The first time we meet, I think she is going to punch me. Months later we laugh about it in the park as she teaches me to disarm someone with a knife. Dancing, weaving and lunging with sticks, she reprimands me for being too slow. She calls herself “Trouble”, calls me a friend, and on 26 March 2020, she disappears.
Trouble is not the only one to vanish in the wake of coronavirus. Eight friends disappear in total, each of them homeless. Stay at home. Protect the NHS. Save lives. Their absences become a silence marked by lack of access to digital technologies and communication. Could they be stashed into hotel rooms as per the Government’s promise? Could it be that they are missing only from the digital epoch we have entered, that they are here somewhere if only I could look for them? No. Their silence is a bodily non-presence. They are missing, and I in turn miss them.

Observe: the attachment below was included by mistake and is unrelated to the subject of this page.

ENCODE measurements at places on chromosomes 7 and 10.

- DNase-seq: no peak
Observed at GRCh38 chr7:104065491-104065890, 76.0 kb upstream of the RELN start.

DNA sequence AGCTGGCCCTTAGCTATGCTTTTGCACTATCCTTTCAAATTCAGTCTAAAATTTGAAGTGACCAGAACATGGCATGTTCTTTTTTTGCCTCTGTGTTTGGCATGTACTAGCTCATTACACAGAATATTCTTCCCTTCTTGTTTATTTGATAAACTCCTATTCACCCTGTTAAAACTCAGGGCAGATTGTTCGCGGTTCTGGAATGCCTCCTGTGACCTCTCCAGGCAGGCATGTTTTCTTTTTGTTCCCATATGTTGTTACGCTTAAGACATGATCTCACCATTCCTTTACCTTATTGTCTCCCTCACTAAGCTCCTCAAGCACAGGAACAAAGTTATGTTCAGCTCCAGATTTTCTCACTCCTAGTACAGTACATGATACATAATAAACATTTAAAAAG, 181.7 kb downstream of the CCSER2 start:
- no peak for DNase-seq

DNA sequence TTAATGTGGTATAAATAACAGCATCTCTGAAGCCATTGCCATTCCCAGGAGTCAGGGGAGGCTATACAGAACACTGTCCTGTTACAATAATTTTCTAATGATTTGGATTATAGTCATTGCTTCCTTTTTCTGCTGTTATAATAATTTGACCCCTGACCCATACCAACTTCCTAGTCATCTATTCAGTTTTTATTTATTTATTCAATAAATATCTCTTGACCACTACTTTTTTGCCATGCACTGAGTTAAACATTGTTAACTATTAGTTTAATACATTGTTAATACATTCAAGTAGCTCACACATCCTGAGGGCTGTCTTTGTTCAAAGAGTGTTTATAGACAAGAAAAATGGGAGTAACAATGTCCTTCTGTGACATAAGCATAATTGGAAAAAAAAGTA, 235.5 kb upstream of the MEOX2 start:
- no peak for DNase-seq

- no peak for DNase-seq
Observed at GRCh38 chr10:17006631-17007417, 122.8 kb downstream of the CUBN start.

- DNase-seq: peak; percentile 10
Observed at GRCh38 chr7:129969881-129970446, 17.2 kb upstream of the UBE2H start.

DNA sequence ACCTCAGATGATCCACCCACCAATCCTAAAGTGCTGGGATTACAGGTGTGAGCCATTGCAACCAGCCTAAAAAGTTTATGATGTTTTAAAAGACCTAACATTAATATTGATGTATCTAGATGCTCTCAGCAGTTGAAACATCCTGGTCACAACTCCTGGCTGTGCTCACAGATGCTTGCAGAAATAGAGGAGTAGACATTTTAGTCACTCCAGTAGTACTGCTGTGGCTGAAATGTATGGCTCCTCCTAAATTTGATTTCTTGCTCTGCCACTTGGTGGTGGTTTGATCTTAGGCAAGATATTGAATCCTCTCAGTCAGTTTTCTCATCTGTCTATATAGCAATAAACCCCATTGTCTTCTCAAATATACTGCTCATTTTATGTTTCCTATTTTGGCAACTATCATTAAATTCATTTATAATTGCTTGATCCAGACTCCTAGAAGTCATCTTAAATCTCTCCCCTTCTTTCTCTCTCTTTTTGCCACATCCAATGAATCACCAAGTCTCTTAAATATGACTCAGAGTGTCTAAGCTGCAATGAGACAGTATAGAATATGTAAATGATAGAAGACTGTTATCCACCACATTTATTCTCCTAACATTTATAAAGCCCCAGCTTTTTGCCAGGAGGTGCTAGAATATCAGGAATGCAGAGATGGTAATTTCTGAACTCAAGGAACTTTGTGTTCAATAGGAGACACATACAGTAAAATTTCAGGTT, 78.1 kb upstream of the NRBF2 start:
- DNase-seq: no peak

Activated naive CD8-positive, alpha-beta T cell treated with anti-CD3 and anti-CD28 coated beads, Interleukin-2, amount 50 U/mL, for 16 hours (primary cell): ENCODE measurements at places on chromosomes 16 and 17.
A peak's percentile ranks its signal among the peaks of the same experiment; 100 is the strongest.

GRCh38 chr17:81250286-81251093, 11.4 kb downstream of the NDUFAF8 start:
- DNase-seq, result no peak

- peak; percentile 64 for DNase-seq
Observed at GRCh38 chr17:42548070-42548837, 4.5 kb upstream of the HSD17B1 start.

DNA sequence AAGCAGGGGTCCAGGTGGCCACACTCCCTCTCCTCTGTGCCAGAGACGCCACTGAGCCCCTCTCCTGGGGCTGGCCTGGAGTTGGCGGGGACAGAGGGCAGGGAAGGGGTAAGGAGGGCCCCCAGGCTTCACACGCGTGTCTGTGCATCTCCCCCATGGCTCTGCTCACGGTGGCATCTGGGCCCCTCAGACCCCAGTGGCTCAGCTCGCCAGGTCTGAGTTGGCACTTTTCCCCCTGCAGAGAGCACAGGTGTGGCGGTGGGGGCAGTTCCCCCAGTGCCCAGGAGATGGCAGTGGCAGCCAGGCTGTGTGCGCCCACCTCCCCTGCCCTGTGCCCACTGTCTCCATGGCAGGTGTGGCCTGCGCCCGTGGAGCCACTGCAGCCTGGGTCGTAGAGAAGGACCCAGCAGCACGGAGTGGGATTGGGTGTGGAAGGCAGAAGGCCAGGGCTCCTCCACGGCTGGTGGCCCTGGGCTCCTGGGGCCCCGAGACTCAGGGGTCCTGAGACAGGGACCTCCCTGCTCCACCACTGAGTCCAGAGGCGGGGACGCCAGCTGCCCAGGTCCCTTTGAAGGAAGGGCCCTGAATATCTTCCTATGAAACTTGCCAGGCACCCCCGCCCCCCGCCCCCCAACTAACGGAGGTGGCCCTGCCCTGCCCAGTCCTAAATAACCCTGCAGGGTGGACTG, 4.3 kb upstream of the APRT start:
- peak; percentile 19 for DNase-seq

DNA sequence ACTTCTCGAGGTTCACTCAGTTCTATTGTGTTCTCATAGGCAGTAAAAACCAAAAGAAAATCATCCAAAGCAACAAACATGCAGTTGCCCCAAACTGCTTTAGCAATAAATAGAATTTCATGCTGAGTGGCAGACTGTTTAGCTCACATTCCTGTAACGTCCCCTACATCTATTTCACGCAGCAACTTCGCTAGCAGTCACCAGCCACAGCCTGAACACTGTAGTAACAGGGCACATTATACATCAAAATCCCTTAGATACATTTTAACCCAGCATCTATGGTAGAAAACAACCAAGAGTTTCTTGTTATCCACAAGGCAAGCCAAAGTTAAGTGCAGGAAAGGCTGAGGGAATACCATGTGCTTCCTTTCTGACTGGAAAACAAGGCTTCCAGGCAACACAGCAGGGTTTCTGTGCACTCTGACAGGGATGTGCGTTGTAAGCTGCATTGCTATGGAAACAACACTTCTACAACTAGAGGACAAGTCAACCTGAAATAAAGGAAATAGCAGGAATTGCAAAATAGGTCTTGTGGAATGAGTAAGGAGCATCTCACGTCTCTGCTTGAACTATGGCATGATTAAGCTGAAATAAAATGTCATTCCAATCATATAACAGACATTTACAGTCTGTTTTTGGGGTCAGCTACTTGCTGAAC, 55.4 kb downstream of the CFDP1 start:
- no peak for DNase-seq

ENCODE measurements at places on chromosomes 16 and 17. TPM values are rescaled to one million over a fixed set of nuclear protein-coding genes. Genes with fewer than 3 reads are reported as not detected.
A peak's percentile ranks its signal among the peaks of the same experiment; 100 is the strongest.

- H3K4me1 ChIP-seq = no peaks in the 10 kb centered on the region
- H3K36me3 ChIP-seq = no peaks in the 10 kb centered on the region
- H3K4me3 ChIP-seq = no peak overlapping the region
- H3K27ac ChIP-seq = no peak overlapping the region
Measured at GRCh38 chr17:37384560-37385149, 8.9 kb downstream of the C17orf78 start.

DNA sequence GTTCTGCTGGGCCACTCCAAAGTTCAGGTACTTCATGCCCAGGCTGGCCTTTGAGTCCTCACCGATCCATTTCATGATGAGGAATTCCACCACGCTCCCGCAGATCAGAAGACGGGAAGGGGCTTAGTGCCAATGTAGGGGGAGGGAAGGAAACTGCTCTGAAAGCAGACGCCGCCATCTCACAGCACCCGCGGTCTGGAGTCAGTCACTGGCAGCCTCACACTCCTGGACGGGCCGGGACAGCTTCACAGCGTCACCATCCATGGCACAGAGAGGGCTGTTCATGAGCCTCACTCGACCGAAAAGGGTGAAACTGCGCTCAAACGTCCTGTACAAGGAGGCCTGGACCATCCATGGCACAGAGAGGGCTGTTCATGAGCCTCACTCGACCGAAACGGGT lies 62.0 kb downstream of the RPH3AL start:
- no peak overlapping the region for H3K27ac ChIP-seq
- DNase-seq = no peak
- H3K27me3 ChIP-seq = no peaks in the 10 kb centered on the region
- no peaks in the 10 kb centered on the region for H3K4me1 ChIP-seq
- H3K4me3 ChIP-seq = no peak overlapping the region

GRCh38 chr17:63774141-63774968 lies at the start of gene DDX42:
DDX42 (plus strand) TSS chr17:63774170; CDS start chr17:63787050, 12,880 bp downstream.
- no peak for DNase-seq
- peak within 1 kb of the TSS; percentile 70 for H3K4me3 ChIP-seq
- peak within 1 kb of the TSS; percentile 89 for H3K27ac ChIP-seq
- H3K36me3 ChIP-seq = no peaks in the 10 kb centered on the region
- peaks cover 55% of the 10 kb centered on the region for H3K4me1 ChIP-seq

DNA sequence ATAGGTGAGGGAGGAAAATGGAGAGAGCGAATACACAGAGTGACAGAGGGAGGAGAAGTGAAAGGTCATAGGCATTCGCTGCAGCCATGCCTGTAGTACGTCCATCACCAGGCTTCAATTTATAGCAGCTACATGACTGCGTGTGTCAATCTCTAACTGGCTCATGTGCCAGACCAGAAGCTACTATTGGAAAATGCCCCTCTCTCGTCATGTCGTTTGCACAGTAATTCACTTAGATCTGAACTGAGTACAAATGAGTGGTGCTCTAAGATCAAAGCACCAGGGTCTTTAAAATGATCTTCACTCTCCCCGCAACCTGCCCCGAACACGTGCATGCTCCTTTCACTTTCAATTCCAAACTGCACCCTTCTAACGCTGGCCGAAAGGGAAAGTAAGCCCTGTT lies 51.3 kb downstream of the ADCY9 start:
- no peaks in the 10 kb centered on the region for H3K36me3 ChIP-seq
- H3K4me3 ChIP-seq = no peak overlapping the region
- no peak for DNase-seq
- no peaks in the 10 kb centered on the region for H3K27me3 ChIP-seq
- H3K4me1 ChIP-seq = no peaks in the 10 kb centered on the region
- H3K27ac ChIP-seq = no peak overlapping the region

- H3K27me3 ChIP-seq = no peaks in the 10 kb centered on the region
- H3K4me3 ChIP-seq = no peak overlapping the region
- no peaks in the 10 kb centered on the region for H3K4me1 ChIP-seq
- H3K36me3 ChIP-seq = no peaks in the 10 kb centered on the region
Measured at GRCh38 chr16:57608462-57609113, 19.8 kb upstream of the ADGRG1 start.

Josie Jolley is a PhD student in the Department of Geography at the University of Sussex; firstname.lastname@example.org
For more on Antipode’s “Conjunctural Insurrections” series – an experiment to amplify voices often unheard and invisibilised in politics, daily life, and academic discourse – see https://antipodeonline.org/2020/06/23/conjunctural-insurrections/